Question: GenBank features don't extract sequences based on condition Biopython
1
gravatar for Shred
5 weeks ago by
Shred150
Shred150 wrote:

Guys, I've wrote a script to extract sequences between the 23S rRNA and 16S rRNA gene in Python using Biopython. I can't figure out why, even if I've set explicit conditions, it keeps extracting randome sequences into the genome. Here's the code:

for f in glob.glob(cwd+'/genomes/*.gbk'):
    gbank = SeqIO.parse(open(f,'r'), "genbank")
    with open(output_file, "w") as nfh:
        for genome in gbank:
            for gene in genome.features:
                if gene.type=='rRNA':
                    if gene.location.strand == -1:   # wanted just the reverse strand
                        if 'product' in gene.qualifiers:
                            if '16S' in gene.qualifiers['product'][0]:
                                end = gene.location.nofuzzy_start    
                            elif '23S' in gene.qualifiers['product'][0]:
                                start = gene.location.nofuzzy_end
                            if abs(start - end) < 50000:
                                intergenic_sequence.append(">%s|ITS_full_sequence|%s\n%s" % (genome.description, gene.location.strand, genome.seq[start:end]))

I've set gene.type to rRNA and it extract a sequence into a random CDS, nothing to do with ribosomal RNA. This problem happens with several genomes tested (RefSeq records, well annotated).

genbank biopython annotation • 230 views
ADD COMMENTlink modified 4 weeks ago • written 5 weeks ago by Shred150

You could give my code a try: https://github.com/jrjhealey/bioinfo-tools/blob/master/get_spans.py

I've not tested it with rRNA features (or much at all frankly).

It might be worth reading your files in an interactive python session. It's possible the 'key' rRNA isn't what's exactly in the genbank file (though I'm clutching at straws there a bit).

At a glance, I can't see any obvious issue with your code. Perhaps take a step back and remove the if '16S'/ if '23S' conditionals, and just ensure you're getting results you'd expect to get at each stage, before adding in another layer of complexity/filtering.

Side note, you dont need to use open() with SeqIO.parse - it handles all that internally.

ADD REPLYlink written 5 weeks ago by jrj.healey10k

The key rRNA seems to work if I want to extract a 16S rRNA gene. Every genome tested was open previously with artemis where the search by key gives the right output every time. By far, I don't get why other condition values true even if they're explicitly wrong. I'm looking for gene with 16S inside product qualifiers, how could be even possible that a pilus associated CDS was extracted? May this be a bug or something else?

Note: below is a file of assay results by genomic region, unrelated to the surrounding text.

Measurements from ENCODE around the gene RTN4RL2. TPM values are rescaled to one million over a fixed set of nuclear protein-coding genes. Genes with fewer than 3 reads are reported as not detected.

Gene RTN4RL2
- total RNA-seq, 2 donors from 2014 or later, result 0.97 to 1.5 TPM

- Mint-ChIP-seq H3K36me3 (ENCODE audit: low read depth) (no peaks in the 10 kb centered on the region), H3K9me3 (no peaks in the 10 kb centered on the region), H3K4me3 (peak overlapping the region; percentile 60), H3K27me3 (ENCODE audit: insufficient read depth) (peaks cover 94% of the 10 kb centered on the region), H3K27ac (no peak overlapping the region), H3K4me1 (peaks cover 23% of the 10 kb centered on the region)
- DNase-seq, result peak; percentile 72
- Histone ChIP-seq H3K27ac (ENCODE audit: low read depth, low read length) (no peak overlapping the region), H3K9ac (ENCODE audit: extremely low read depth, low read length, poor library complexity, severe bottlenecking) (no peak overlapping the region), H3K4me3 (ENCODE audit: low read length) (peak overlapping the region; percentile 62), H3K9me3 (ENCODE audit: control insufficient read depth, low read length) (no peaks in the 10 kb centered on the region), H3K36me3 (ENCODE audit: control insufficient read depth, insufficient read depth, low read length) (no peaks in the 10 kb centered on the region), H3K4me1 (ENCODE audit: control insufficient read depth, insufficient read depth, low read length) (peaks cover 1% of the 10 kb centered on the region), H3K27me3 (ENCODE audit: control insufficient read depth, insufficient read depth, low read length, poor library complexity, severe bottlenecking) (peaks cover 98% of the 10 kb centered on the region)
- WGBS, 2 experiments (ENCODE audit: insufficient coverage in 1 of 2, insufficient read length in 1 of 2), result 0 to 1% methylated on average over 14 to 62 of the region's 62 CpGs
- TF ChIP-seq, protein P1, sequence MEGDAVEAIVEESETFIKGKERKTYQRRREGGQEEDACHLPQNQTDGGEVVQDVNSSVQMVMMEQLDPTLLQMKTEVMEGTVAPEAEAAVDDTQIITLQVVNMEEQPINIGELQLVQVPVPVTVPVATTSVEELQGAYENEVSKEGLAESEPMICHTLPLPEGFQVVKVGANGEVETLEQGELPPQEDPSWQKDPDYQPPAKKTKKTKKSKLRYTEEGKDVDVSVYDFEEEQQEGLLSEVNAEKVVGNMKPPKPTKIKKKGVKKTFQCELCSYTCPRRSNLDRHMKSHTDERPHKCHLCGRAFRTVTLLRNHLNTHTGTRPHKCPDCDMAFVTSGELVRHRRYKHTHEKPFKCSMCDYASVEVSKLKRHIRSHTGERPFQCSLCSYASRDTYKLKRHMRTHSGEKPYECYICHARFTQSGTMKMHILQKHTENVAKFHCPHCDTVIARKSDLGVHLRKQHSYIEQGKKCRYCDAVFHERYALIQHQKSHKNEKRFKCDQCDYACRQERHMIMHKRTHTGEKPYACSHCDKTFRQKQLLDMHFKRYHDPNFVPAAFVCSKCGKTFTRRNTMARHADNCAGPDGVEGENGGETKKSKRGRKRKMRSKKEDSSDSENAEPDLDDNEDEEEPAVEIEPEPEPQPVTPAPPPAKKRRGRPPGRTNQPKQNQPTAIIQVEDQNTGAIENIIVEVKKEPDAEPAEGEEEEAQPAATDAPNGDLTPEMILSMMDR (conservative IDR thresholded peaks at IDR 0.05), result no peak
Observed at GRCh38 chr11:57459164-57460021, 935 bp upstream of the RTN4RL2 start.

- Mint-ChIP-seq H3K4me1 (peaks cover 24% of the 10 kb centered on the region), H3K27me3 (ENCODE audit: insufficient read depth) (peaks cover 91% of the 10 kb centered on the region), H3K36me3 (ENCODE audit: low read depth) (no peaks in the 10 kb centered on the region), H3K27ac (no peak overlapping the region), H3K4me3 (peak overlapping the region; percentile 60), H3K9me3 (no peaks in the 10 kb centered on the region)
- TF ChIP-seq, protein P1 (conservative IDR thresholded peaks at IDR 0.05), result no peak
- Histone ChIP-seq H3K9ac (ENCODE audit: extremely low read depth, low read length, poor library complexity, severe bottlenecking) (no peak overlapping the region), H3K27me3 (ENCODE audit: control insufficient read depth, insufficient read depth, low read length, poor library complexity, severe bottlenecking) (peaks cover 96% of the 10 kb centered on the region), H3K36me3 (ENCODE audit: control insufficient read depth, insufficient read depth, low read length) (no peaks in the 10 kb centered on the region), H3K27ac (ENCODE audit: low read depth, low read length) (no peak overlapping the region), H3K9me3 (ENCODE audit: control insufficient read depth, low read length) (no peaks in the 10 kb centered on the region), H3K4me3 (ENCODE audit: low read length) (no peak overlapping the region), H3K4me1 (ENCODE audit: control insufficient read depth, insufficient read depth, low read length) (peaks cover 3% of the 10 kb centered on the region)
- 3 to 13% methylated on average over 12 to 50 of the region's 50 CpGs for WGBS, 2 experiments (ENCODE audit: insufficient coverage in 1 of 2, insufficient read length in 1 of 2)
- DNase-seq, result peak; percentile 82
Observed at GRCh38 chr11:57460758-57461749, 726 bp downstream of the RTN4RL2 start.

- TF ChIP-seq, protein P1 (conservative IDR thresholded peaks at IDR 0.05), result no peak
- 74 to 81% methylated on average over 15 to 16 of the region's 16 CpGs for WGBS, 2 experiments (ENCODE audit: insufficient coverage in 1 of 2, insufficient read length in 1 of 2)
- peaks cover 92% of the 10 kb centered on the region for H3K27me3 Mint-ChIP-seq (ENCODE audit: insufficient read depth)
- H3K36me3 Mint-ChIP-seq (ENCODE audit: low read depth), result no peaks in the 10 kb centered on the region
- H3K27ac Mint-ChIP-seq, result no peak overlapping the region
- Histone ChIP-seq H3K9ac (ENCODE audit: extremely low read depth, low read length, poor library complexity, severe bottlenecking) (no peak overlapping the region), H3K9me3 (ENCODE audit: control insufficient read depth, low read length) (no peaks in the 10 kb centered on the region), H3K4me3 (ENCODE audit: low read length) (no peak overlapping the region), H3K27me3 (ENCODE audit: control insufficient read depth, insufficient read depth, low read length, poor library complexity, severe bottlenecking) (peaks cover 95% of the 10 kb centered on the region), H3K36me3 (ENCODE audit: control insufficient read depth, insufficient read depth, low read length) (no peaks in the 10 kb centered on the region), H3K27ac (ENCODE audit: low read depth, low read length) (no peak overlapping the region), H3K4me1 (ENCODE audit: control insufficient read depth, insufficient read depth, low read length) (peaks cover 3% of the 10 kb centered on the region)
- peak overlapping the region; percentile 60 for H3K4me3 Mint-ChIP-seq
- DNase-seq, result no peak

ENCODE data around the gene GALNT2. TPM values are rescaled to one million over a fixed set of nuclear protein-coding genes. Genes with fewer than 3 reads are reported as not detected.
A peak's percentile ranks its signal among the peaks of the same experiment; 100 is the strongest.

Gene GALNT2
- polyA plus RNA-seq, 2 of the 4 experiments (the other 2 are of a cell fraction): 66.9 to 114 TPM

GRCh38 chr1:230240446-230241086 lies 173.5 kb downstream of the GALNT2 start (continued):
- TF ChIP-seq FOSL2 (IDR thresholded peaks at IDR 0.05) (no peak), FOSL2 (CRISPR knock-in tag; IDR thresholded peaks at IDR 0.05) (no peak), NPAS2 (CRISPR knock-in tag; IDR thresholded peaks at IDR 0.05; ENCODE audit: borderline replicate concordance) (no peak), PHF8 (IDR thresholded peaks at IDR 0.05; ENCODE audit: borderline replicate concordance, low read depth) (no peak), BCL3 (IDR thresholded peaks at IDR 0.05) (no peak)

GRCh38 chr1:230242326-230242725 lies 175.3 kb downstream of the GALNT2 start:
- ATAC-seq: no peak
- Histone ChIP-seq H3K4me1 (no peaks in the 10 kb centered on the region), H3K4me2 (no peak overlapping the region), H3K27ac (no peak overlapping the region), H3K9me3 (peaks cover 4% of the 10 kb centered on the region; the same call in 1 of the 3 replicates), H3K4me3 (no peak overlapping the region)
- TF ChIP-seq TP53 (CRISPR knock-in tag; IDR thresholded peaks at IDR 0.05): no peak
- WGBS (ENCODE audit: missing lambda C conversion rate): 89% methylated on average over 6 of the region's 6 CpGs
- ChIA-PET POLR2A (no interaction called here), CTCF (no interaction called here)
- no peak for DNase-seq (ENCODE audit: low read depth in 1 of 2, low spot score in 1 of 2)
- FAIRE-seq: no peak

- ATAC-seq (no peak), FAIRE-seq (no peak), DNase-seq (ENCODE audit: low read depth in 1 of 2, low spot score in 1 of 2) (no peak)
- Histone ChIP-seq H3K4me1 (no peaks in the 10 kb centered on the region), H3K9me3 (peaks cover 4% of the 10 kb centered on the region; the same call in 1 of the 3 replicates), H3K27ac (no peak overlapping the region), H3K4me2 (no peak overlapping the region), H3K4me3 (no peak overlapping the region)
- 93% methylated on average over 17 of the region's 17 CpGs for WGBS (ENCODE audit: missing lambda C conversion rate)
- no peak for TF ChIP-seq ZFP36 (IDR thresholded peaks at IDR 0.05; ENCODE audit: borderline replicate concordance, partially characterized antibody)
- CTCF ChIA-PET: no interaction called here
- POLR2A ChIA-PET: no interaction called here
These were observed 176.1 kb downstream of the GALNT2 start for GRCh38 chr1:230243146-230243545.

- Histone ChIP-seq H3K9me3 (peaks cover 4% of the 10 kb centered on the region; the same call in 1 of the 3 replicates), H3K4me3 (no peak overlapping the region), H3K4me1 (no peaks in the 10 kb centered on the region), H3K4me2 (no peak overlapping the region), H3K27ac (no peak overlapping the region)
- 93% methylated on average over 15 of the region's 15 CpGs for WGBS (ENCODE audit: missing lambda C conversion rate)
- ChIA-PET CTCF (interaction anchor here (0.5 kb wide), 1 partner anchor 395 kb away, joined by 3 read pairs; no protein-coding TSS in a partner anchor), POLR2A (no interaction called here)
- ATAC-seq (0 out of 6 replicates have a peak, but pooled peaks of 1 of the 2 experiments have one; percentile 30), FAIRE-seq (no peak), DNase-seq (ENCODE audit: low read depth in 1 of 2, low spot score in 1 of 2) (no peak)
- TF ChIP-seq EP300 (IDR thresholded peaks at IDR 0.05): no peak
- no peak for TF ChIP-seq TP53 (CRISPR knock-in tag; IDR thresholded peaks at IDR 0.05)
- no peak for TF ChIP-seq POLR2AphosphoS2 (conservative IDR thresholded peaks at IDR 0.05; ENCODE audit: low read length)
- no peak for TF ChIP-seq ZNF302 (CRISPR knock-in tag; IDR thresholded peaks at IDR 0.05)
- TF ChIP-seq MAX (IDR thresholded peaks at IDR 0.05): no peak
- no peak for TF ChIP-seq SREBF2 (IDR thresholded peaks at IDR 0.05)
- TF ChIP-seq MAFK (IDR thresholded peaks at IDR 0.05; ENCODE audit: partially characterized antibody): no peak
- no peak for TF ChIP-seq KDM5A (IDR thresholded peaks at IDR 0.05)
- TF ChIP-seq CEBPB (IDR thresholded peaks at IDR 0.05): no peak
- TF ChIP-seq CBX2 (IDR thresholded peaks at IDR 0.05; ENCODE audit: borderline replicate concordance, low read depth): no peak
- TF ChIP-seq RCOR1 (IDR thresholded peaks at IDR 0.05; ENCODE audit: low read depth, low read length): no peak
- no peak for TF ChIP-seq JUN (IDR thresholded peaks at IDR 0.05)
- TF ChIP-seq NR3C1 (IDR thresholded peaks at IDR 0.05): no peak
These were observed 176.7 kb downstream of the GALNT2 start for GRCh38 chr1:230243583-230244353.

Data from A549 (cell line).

ADD REPLYlink modified 5 weeks ago • written 5 weeks ago by Shred150

Can you provide a link to one of your input genbanks and I'll have a little play with the data myself.

ADD REPLYlink written 5 weeks ago by jrj.healey10k

Sure, here's one. Bifidobacterium bifidum PRL2010 (https://www.ncbi.nlm.nih.gov/assembly/GCA_000165905.1)

ADD REPLYlink written 5 weeks ago by Shred150

Another small comment, I assume its elsewhere in your script, but you haven't declared the vector intergenic_sequence in that code snippet, so as posted, it would fail based on that alone.

ADD REPLYlink written 5 weeks ago by jrj.healey10k
1

intergenic sequence is a list declared before, not copied just to be short.

ADD REPLYlink written 5 weeks ago by Shred150
1
gravatar for Shred
4 weeks ago by
Shred150
Shred150 wrote:

Many many thanks for this solution goes to @jrj.healey . Apparently the logic of features selection is the same, so I suddenly don't realize why this selection works instead of the previous.

for f in glob.glob(cwd+'/genomes/*.gbk'):
    gbank = SeqIO.parse(open(f,'r'), "genbank")
    with open(output_file, "w") as nfh:
        for genome in gbank:
            # trait for ITS located onto reverse strand
            rnas_rev = [feat for feat  in genome.features if feat.type == 'rRNA' and feat.location.strand == -1]
            s_rev = [ r for r in rnas_rev if '16S' in r.qualifiers['product'][0]]
            lo_rev = [ r for r in rnas_rev if '23S' in r.qualifiers['product'][0]]
            # trait for ITS located onto forward strand
            rnas_fw = [ feat for feat  in genome.features if feat.type == 'rRNA' and feat.location.strand == -1]
            s_fw = [ r for r in rnas_fw if '16S' in r.qualifiers['product'][0]]
            lo_fw = [ r for r in rnas_fw if '23S' in r.qualifiers['product'][0]]
                # i select 16S genes
                # j select 23S
            for i,j in zip(s_rev,lo_rev):
                ....
            for i,j in zip(s_fw,lo_fw):
                ....
ADD COMMENTlink written 4 weeks ago by Shred150